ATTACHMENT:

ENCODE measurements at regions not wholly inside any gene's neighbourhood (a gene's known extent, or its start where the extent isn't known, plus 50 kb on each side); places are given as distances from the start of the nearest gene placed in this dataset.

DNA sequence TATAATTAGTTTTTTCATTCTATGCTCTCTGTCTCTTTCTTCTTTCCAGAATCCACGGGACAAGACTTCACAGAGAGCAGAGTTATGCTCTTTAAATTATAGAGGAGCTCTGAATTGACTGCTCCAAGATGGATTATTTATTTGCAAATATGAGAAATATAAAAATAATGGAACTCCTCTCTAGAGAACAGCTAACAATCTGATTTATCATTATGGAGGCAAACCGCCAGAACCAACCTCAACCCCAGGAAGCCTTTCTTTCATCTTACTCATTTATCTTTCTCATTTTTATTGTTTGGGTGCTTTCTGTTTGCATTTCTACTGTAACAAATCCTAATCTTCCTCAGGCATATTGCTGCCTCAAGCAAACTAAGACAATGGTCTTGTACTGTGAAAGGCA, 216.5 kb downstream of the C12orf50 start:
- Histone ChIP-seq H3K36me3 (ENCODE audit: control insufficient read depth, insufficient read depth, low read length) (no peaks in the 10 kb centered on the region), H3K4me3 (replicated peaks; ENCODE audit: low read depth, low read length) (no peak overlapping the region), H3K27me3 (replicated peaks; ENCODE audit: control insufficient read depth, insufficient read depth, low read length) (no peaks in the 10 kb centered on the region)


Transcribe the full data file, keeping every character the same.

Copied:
ENCODE measurements at regions not wholly inside any gene's neighbourhood (a gene's known extent, or its start where the extent isn't known, plus 50 kb on each side); places are given as distances from the start of the nearest gene placed in this dataset.

DNA sequence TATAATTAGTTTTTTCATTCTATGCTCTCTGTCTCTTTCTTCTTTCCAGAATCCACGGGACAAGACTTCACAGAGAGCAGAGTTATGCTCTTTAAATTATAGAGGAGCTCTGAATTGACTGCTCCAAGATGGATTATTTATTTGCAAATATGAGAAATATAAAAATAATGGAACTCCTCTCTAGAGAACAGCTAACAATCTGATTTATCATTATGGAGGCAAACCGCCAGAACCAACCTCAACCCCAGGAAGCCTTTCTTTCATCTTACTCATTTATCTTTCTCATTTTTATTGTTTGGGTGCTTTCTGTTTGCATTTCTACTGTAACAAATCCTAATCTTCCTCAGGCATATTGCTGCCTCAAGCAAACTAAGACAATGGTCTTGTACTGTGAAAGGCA, 216.5 kb downstream of the C12orf50 start:
- Histone ChIP-seq H3K36me3 (ENCODE audit: control insufficient read depth, insufficient read depth, low read length) (no peaks in the 10 kb centered on the region), H3K4me3 (replicated peaks; ENCODE audit: low read depth, low read length) (no peak overlapping the region), H3K27me3 (replicated peaks; ENCODE audit: control insufficient read depth, insufficient read depth, low read length) (no peaks in the 10 kb centered on the region)